Verified Member Status Requirements

Discussion in 'Ham Radio Gear For Sale' started by AA7BQ, May 19, 2019.

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  1. KY1K

    KY1K Ham Member QRZ Page

    This is a silly little website for a hobby. Not online banking or anything like that. Why should everyone be forced to use 2FA??
    I have no interest in having to wait for a passcode or install a program on my computer just to login. If that becomes a requirement, I'll simply move on to another website.
    N3FAA, KB9KQU, KG6BRG and 3 others like this.
  2. AH7I

    AH7I Ham Member QRZ Page


    I don't get the need for a govt. ID. All one has to do to verify a ham's address is check the FCC database and not ship or send money to another address unless satisfied with a reason t. You're not going to protect people from scammers. You're not going to protect them from unpleasant dealings with verified users. People who are afraid of "parts swappers" are still going to think parts are being swapped. People who are not happy because all the original packing is not in a box when an original box was not offered are not going to be made happy.

    I use 2 factor authentication with my bank. They did not require a copy of my govt. ID.

    I tell you what. If a govt. picture ID with my name and address with the ID numbers obliterated is acceptable... I can do that. No bar codes, no passport number, no drivers license number, no SSN, no user specific holograms.

    Will that work?

    Thanks, -Bob
    W4RAV, N3FAA, W1BR and 1 other person like this.
  3. W7UUU

    W7UUU Super Moderator Lifetime Member 133 Administrator Volunteer Moderator Platinum Subscriber Life Member QRZ Page

    Hi Bob - I'm sure Fred @AA7BQ will be along to answer some of these questions.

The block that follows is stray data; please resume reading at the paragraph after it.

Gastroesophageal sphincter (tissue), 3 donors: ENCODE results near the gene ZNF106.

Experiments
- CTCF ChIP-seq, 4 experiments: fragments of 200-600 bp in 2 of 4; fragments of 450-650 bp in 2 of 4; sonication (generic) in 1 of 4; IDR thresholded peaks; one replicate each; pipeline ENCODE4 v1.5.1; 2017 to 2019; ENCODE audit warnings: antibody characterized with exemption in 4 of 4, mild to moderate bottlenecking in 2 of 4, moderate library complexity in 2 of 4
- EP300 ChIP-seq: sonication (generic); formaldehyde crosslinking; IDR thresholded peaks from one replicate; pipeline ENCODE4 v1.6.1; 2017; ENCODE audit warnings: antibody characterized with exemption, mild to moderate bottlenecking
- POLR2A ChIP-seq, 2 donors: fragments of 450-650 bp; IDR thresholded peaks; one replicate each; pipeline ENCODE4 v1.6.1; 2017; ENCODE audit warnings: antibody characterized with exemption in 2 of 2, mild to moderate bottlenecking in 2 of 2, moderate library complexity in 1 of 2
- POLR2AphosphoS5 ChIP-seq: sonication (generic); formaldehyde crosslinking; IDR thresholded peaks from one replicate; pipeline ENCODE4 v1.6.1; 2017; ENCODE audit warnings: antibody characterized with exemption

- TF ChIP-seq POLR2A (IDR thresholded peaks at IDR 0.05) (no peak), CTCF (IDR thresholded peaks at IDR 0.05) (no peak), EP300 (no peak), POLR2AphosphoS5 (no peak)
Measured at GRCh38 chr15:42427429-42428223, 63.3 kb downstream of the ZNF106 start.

But the time has surely come - over the weekend we had a flurry of Nigerian scammers almost steal THOUSANDS of dollars from QRZ subscribers by hacking accounts that were not "Identity Verified". For them to steal when 2FA is in place, they would need not only your account name and password, but would also have to have your cell phone and need to know it's password. There are computer apps that eliminate the need for a cell phone that work the same way - the thief would still need to know username and password of both devices.

    QRZ Swap Meet and thousands of other such "for sale" forums have become HUGE targets for fraud like this.

    It's just stupid IMO to not take the time to "figure it out" before listing an item for sale ANYWHERE that offers 2FA security.

    But again, Fred I'm sure will chime back into this thread as the questions arise and the discussion evolves.

    K1OIK and WD4IGX like this.
  4. WR2E

    WR2E Ham Member QRZ Page

    Only 'forced' if you're selling.

    It's not QRZ that's doing the forcing anyway, it's the damn blood sucking nest of scammosquitos that are swarming and doing the forcing.

    Sadly, this is what the world is coming to.

    Unless you have a solution to rid the world of organized crime rings, I'm afraid we'll just have to learn to accept it. :(
    N0CEL, N0TZU, N3AB and 1 other person like this.
  5. KO6WB

    KO6WB Premium Subscriber QRZ Page


    Have fun
    73 Gary
    WM3X likes this.
  6. W7UUU

    W7UUU Super Moderator Lifetime Member 133 Administrator Volunteer Moderator Platinum Subscriber Life Member QRZ Page

    Forthcoming I'm sure. There are a number of 2FA apps out there. I do not know which ones are being used but Fred will and probably provide links for the "computer app version" that doesn't require a cell phone to use.

  7. KY1K

    KY1K Ham Member QRZ Page

    I was replying to someone who wants EVERYONE to use 2FA.
  8. W7UUU

    W7UUU Super Moderator Lifetime Member 133 Administrator Volunteer Moderator Platinum Subscriber Life Member QRZ Page

    There is, however, a very valid argument for EVERYONE to use 2FA.

    Just like happened Friday/Saturday, the chap in Nigeria hacked a user's account. He then created FAKE ADS - very nicely faked, I might add. I in fact rejected one "report" thinking the call sign in the photo looked fine. Only to then see more "reports" about this same "seller" and upon closer scrutiny, sure enough it was a very cleverly faked call sign in the image.